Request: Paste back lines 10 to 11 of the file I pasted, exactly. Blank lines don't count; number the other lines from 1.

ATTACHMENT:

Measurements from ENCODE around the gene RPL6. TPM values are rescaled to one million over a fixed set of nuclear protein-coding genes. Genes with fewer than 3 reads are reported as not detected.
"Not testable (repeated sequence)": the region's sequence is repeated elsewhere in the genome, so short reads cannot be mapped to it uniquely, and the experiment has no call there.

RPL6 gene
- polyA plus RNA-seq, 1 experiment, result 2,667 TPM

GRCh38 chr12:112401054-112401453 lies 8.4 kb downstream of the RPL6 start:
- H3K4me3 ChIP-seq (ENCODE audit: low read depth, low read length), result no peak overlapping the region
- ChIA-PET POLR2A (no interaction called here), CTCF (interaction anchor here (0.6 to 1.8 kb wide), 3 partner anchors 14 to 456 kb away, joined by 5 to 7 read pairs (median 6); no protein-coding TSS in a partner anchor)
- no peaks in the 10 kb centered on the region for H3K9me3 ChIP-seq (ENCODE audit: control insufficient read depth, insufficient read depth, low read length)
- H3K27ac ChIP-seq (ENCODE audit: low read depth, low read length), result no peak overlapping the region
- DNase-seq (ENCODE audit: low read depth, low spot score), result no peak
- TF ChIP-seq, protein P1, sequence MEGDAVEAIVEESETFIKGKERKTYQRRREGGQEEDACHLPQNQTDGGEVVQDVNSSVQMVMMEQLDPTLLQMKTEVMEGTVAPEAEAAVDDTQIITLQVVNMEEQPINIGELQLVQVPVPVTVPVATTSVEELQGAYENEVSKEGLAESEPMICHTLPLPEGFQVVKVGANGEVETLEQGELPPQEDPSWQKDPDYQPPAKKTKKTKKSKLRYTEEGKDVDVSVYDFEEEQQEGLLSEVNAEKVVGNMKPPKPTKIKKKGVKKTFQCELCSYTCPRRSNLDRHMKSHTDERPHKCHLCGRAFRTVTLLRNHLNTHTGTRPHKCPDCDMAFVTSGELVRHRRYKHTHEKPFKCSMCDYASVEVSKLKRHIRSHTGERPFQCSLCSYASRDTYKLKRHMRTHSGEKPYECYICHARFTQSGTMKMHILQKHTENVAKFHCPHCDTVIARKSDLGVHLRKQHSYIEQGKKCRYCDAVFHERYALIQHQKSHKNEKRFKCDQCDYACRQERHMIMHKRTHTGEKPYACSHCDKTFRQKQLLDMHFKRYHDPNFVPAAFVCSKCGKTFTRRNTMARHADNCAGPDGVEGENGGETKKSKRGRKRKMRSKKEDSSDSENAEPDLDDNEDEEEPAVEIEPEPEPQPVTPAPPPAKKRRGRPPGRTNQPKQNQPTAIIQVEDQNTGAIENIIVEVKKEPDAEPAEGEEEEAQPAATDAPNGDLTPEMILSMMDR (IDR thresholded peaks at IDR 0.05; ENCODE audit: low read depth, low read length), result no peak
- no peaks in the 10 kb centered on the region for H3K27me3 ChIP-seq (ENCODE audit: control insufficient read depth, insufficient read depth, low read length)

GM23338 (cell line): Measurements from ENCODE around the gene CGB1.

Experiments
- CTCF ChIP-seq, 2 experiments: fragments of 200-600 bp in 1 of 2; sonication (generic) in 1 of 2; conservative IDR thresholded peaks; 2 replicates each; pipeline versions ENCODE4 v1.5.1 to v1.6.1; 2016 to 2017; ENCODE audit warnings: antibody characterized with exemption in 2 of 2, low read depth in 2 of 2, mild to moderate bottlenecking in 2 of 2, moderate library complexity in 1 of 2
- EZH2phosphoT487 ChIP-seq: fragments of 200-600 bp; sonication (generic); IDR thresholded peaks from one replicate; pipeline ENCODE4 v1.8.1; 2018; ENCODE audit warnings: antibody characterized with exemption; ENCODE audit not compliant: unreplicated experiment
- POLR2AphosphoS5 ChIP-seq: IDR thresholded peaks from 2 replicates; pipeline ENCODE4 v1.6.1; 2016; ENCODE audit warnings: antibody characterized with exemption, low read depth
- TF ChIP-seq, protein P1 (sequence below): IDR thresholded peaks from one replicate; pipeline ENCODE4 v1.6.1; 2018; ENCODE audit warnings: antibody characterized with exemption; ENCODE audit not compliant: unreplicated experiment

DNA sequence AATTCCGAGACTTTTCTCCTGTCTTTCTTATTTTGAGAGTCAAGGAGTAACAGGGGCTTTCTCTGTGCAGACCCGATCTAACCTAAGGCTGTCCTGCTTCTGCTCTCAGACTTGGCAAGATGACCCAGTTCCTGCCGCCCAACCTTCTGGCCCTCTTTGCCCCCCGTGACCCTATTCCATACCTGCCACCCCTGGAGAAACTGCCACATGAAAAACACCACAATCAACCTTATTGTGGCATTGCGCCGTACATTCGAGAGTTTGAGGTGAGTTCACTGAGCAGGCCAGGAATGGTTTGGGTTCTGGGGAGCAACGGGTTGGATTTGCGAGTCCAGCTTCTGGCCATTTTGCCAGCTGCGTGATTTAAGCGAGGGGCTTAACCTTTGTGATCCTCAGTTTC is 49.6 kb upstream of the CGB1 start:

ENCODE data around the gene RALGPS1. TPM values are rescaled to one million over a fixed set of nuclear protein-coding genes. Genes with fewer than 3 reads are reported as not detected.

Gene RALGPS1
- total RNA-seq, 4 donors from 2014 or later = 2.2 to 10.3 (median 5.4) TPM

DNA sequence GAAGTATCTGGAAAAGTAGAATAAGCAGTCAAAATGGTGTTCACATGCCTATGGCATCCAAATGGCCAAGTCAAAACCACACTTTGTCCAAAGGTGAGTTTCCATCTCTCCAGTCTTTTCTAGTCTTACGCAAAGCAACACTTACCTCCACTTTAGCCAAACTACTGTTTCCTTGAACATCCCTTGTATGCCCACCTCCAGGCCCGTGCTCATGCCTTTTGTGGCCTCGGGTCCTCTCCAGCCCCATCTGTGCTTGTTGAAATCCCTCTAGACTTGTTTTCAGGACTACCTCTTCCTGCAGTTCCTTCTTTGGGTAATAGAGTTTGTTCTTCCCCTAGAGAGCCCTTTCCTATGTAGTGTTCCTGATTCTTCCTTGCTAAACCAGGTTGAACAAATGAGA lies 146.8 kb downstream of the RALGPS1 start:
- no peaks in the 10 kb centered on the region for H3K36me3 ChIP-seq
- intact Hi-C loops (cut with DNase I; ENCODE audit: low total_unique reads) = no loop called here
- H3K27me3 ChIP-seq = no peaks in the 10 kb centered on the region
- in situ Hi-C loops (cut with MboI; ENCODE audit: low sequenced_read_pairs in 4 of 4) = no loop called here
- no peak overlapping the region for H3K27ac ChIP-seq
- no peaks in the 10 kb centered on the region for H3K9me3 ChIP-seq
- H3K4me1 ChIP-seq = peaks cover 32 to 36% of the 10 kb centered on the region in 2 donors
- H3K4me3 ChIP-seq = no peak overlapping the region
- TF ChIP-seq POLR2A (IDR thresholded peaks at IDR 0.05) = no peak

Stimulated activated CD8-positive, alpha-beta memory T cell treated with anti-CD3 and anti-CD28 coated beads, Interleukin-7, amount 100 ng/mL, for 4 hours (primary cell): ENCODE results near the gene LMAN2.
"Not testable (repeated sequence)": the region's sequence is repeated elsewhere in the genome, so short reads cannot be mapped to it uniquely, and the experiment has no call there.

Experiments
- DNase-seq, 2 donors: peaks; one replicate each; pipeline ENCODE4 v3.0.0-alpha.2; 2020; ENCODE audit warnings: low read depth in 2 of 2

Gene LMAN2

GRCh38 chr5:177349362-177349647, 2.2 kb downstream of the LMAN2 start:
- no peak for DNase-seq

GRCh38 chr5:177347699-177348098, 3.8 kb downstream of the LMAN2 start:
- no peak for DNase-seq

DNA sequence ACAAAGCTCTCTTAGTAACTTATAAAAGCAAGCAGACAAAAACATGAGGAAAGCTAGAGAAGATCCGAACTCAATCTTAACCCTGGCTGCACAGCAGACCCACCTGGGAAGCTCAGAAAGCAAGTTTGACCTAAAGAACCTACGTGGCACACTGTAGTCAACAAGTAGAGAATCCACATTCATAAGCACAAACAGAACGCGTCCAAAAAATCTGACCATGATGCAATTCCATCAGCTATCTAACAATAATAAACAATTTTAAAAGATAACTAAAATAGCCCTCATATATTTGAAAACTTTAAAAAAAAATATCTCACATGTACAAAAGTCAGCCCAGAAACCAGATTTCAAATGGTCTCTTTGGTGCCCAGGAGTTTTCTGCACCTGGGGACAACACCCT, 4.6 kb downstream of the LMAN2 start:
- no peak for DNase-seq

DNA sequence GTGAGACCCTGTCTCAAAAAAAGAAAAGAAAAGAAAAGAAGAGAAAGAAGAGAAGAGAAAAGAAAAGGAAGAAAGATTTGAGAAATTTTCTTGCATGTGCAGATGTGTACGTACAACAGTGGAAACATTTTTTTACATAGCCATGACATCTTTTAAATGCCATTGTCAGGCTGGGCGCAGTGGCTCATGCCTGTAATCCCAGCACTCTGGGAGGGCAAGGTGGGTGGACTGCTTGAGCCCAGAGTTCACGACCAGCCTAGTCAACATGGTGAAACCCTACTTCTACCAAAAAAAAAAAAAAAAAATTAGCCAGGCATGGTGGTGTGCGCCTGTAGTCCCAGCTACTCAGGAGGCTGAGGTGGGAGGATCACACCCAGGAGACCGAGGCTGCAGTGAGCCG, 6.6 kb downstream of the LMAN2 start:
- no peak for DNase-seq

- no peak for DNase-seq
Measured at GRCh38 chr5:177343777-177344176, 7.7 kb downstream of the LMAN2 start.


- DNase-seq (ENCODE audit: low read depth, low spot score), result no peak
- TF ChIP-seq, protein P1, sequence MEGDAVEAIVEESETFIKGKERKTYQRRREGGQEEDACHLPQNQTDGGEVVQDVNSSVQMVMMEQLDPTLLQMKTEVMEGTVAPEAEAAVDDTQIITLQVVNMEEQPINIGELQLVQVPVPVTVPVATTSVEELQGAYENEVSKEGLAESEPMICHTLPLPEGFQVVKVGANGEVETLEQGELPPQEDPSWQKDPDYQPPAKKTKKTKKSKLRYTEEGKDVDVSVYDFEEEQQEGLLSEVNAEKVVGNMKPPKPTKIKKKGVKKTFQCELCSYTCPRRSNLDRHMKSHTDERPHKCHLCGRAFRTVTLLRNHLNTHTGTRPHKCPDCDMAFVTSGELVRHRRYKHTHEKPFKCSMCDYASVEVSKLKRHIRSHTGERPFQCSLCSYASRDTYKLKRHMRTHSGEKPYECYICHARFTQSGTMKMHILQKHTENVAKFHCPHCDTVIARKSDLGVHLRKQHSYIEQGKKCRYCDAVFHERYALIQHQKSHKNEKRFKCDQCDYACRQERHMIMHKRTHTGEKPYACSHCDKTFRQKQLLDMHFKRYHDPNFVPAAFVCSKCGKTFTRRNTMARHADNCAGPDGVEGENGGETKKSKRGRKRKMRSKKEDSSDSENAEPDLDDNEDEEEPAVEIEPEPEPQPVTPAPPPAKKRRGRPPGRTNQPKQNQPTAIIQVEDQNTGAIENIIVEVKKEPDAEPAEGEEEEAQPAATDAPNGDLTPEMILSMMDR (IDR thresholded peaks at IDR 0.05; ENCODE audit: low read depth, low read length), result no peak